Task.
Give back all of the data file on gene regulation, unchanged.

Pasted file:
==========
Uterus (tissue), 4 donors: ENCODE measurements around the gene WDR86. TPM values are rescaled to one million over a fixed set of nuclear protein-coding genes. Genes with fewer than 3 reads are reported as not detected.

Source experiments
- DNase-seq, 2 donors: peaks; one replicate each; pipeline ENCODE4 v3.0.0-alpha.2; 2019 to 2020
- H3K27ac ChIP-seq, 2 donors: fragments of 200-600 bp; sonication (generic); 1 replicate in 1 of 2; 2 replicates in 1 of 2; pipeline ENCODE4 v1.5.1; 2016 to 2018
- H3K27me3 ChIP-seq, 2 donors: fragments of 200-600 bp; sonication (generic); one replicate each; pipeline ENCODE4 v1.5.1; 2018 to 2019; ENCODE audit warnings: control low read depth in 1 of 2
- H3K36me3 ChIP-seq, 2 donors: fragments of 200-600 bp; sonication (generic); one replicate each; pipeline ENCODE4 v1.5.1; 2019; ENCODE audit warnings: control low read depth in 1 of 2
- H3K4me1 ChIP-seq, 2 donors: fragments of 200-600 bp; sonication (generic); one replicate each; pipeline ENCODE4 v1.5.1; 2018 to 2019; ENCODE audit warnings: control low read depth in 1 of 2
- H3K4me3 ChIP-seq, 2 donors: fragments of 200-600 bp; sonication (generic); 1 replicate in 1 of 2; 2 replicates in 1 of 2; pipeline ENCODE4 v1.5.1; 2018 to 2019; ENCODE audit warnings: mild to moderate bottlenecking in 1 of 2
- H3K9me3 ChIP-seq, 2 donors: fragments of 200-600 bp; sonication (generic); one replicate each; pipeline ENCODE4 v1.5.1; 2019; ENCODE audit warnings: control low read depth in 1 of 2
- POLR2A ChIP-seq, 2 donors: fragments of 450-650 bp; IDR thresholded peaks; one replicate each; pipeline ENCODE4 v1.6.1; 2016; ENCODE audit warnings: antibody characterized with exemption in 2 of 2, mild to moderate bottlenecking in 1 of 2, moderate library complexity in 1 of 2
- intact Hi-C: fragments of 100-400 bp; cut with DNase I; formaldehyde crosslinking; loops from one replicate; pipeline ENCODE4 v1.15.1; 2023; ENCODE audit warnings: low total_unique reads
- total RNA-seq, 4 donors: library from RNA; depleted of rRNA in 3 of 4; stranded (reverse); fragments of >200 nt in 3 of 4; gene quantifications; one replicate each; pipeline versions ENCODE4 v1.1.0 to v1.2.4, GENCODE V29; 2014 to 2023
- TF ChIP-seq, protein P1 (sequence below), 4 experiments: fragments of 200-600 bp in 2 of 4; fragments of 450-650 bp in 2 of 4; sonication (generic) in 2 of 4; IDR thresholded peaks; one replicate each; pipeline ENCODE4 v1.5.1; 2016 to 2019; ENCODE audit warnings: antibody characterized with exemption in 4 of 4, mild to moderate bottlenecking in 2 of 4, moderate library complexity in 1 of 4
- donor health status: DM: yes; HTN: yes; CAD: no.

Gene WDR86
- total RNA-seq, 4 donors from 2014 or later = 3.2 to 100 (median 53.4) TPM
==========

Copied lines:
Uterus (tissue), 4 donors: ENCODE measurements around the gene WDR86. TPM values are rescaled to one million over a fixed set of nuclear protein-coding genes. Genes with fewer than 3 reads are reported as not detected.

Source experiments
- DNase-seq, 2 donors: peaks; one replicate each; pipeline ENCODE4 v3.0.0-alpha.2; 2019 to 2020
- H3K27ac ChIP-seq, 2 donors: fragments of 200-600 bp; sonication (generic); 1 replicate in 1 of 2; 2 replicates in 1 of 2; pipeline ENCODE4 v1.5.1; 2016 to 2018
- H3K27me3 ChIP-seq, 2 donors: fragments of 200-600 bp; sonication (generic); one replicate each; pipeline ENCODE4 v1.5.1; 2018 to 2019; ENCODE audit warnings: control low read depth in 1 of 2
- H3K36me3 ChIP-seq, 2 donors: fragments of 200-600 bp; sonication (generic); one replicate each; pipeline ENCODE4 v1.5.1; 2019; ENCODE audit warnings: control low read depth in 1 of 2
- H3K4me1 ChIP-seq, 2 donors: fragments of 200-600 bp; sonication (generic); one replicate each; pipeline ENCODE4 v1.5.1; 2018 to 2019; ENCODE audit warnings: control low read depth in 1 of 2
- H3K4me3 ChIP-seq, 2 donors: fragments of 200-600 bp; sonication (generic); 1 replicate in 1 of 2; 2 replicates in 1 of 2; pipeline ENCODE4 v1.5.1; 2018 to 2019; ENCODE audit warnings: mild to moderate bottlenecking in 1 of 2
- H3K9me3 ChIP-seq, 2 donors: fragments of 200-600 bp; sonication (generic); one replicate each; pipeline ENCODE4 v1.5.1; 2019; ENCODE audit warnings: control low read depth in 1 of 2
- POLR2A ChIP-seq, 2 donors: fragments of 450-650 bp; IDR thresholded peaks; one replicate each; pipeline ENCODE4 v1.6.1; 2016; ENCODE audit warnings: antibody characterized with exemption in 2 of 2, mild to moderate bottlenecking in 1 of 2, moderate library complexity in 1 of 2
- intact Hi-C: fragments of 100-400 bp; cut with DNase I; formaldehyde crosslinking; loops from one replicate; pipeline ENCODE4 v1.15.1; 2023; ENCODE audit warnings: low total_unique reads
- total RNA-seq, 4 donors: library from RNA; depleted of rRNA in 3 of 4; stranded (reverse); fragments of >200 nt in 3 of 4; gene quantifications; one replicate each; pipeline versions ENCODE4 v1.1.0 to v1.2.4, GENCODE V29; 2014 to 2023
- TF ChIP-seq, protein P1 (sequence below), 4 experiments: fragments of 200-600 bp in 2 of 4; fragments of 450-650 bp in 2 of 4; sonication (generic) in 2 of 4; IDR thresholded peaks; one replicate each; pipeline ENCODE4 v1.5.1; 2016 to 2019; ENCODE audit warnings: antibody characterized with exemption in 4 of 4, mild to moderate bottlenecking in 2 of 4, moderate library complexity in 1 of 4
- donor health status: DM: yes; HTN: yes; CAD: no.

Gene WDR86
- total RNA-seq, 4 donors from 2014 or later = 3.2 to 100 (median 53.4) TPM